Mike: A lot of small businesses struggle with the ongoing implementation and maintenance of these different protocols, whether it’s device management or phishing-type testing.
Do you see potential clients that have a desire for better cybersecurity, but the implementation and IT side is really difficult for them?
Micah: Absolutely. We try to make every security policy global. With Office 365, you can set a global policy so that any new email address has to have two-factor authentication. It’s not a manual process anymore.
Mike: You mentioned earlier the security awareness training. It’s been my experience that most cyberattacks that intrude into an organization are from somebody at some point clicking a button that they should not have clicked.
How do you prevent employees from clicking on things that they shouldn’t?
Micah: The best thing that we have right now is education. Rewind five or ten years ago: all you needed to secure your computer was antivirus software. The worst-case scenario? One person got a virus and one person is down a computer.
In 2022, if one person gets a virus, it takes out the whole network – or worse. Antivirus is still really important. It’s a lock on the door and it deters things from entering.
But every second of every day, somebody is coming up with a new lockpick. They’re getting smarter. Testing and training on an ongoing basis are the best things you can do because threats evolve every single day.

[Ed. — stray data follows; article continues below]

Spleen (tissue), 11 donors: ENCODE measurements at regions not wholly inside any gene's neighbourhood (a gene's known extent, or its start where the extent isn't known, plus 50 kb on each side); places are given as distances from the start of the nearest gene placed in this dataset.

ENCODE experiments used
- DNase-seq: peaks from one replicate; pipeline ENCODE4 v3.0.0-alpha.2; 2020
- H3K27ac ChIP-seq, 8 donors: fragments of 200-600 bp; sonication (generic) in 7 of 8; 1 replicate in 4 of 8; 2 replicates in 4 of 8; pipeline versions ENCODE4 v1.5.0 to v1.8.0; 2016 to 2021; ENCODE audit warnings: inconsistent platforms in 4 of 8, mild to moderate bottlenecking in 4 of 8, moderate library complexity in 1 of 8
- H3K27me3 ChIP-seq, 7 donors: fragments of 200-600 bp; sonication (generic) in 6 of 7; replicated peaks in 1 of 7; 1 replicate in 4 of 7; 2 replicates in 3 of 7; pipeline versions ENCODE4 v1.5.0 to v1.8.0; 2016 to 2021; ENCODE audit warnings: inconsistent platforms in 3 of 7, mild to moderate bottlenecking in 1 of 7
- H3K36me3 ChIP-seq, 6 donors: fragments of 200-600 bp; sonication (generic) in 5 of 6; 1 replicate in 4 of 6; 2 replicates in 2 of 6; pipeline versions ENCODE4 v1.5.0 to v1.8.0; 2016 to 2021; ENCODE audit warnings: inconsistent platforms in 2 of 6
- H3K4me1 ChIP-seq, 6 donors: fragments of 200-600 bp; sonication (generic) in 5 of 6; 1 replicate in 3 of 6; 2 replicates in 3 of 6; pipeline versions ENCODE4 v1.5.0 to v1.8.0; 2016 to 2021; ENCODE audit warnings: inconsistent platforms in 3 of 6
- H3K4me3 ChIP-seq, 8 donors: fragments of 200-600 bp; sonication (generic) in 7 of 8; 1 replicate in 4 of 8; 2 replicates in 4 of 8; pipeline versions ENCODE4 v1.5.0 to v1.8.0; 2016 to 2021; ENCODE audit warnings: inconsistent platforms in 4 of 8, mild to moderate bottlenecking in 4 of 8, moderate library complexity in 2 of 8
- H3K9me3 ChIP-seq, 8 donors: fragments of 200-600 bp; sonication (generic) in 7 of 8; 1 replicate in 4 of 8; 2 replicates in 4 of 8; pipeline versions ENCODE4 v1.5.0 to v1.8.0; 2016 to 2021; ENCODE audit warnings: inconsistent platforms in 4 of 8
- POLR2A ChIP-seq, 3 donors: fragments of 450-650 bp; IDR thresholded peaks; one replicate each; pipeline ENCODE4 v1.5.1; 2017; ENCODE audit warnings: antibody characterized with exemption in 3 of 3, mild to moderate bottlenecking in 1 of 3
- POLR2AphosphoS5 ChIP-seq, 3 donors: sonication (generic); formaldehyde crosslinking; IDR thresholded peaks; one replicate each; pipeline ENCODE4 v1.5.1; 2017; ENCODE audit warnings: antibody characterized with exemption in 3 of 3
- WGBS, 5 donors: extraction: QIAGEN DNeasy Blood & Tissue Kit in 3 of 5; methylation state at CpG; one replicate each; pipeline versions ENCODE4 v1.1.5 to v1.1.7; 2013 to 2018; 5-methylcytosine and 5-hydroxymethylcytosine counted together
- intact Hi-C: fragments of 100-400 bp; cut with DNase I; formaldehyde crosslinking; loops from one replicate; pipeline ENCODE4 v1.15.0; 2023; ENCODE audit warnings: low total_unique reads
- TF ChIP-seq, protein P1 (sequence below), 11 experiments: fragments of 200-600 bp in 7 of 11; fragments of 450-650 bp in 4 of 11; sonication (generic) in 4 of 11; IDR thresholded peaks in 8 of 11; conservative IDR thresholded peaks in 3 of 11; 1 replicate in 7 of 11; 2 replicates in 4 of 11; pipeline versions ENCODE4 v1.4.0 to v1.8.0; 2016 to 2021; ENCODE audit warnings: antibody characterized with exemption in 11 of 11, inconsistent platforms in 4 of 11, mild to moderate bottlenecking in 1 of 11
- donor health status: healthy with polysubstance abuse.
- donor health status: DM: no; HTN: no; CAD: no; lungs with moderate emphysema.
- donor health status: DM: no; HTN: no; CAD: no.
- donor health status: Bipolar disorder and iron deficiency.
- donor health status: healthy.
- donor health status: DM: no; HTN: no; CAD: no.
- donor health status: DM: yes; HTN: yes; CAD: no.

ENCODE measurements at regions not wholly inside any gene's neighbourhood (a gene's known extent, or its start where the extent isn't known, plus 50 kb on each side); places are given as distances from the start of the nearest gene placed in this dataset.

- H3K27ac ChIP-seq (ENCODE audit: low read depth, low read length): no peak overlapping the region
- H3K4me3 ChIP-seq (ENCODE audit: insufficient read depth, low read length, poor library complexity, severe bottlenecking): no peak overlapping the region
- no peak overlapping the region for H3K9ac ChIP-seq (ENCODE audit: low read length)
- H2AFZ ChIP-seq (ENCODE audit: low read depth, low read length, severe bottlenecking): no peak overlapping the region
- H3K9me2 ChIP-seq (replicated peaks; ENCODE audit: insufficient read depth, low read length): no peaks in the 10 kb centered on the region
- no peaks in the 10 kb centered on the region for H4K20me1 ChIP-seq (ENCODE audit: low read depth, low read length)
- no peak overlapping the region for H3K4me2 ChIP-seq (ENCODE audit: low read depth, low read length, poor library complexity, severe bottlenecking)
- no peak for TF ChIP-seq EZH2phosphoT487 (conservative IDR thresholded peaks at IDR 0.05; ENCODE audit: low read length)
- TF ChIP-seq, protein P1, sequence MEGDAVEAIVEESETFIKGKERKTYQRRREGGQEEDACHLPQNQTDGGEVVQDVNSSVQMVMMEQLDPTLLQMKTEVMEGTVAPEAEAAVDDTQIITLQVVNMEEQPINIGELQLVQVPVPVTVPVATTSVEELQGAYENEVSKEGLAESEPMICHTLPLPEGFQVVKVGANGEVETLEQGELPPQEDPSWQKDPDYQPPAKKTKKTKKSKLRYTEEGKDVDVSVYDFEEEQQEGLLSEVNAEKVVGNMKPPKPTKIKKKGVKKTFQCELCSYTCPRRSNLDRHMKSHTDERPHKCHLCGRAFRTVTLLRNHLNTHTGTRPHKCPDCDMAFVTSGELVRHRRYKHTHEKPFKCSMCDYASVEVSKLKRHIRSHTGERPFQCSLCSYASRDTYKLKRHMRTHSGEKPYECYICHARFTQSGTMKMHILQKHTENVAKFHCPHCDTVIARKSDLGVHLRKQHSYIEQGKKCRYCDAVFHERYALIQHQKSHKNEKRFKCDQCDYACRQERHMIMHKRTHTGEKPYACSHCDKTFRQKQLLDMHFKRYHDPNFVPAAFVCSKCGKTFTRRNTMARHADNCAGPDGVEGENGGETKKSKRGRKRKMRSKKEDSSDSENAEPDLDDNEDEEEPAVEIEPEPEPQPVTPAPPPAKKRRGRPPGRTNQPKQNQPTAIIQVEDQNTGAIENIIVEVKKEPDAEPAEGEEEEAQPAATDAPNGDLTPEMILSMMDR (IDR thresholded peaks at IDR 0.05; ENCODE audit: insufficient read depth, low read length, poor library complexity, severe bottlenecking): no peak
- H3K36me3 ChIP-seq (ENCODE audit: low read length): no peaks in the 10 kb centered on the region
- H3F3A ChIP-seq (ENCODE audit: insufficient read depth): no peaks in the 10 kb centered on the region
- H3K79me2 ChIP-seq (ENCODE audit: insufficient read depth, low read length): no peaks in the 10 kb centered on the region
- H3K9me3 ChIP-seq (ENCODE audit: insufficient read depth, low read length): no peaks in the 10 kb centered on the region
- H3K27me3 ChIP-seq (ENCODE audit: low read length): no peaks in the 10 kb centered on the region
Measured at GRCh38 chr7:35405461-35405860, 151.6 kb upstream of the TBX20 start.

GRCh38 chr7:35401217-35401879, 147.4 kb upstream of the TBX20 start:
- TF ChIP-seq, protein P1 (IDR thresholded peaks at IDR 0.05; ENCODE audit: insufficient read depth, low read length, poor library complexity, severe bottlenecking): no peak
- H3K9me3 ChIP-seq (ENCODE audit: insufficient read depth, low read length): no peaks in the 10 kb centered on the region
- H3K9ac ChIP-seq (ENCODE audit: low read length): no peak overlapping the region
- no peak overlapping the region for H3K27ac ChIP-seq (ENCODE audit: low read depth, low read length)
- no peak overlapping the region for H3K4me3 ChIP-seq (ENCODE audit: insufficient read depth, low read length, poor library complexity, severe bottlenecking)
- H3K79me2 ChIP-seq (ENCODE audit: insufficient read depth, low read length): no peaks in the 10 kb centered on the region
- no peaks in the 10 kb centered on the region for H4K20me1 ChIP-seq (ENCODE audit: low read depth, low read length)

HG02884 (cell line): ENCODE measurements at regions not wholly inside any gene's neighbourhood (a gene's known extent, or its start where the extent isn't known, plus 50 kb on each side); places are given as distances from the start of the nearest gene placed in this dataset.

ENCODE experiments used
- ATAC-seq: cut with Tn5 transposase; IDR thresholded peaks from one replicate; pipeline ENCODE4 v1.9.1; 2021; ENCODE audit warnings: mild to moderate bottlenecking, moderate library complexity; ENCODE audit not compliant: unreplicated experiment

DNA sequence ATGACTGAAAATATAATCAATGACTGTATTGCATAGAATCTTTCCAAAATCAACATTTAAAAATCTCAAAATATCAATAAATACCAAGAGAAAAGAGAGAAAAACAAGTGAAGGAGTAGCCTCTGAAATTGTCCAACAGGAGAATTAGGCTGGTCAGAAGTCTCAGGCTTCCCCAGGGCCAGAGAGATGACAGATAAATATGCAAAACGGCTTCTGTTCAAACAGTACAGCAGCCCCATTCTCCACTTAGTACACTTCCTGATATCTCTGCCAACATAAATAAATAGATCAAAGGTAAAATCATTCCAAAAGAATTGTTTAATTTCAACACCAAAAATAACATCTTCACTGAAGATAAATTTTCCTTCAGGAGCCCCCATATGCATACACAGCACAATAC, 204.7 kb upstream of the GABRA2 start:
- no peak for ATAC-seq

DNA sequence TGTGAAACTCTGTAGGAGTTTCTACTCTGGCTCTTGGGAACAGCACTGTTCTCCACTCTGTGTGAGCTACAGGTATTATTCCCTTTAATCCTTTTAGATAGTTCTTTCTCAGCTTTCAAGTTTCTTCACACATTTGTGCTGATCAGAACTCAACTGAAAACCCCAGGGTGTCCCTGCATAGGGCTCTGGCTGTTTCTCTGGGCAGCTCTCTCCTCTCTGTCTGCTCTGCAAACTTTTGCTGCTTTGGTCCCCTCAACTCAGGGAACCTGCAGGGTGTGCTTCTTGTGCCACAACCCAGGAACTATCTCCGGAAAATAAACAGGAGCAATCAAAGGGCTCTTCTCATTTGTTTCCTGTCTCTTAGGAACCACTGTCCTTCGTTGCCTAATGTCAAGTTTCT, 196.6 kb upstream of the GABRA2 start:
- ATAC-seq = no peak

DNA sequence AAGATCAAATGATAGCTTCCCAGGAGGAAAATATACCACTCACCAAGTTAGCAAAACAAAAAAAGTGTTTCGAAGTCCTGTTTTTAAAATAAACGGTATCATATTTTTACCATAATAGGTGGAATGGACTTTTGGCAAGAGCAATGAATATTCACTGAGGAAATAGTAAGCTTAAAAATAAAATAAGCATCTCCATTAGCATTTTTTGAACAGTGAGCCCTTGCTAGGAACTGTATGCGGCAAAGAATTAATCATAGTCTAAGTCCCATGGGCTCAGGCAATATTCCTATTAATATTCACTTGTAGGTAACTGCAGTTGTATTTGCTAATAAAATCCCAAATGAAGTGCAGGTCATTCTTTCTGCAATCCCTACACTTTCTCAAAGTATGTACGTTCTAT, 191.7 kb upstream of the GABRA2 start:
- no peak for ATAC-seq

Mike: It’s always fun to send out those test emails to our employees and see exactly who’s going to click on what and how they get reported. There’s a demographic, and it’s interesting.
We find that our older-aged employees and newer employees are more likely to click. Especially when it comes to whaling. If they see something come from Matt Patrick, and he’s asking for your social security number, you’re going to do it because your boss is asking you.
One of the ways that we mitigate this is by telling our employees that we don’t communicate internally via email. We use third-party messaging, which helps everyone avoid suspicious emails.
An employee opening a phishing email attachment caused the ransomware attack on HSE, Ireland’s national health service, which resulted in a €100 million overall cost.(The Irish Times)
Micah: CPA firms have been a target more recently. The value of the information and its accessibility has changed and increased. Before the Internet, we didn’t have issues like this. The only way to get a virus on a computer was for me to plug in a floppy disk that had it.
Those were things that big corporations had to worry about, but not small businesses.
If you’re doing your security right, your security is part of the equation. The other part is your response. With ransomware, we tell people you have to think when – not if.
As scary as that sounds, if you plan to get it, you will know what your action plan is when it happens. That action plan looks like what you’re going to recover from backups and what your downtime will be during your period of recovery.
But the question you really also need to ask is how long until I’m back at 100% productivity?
Mike: There’s a big push to move off of server-based software and into more SaaS-based platforms. Do these risks disappear when the server does?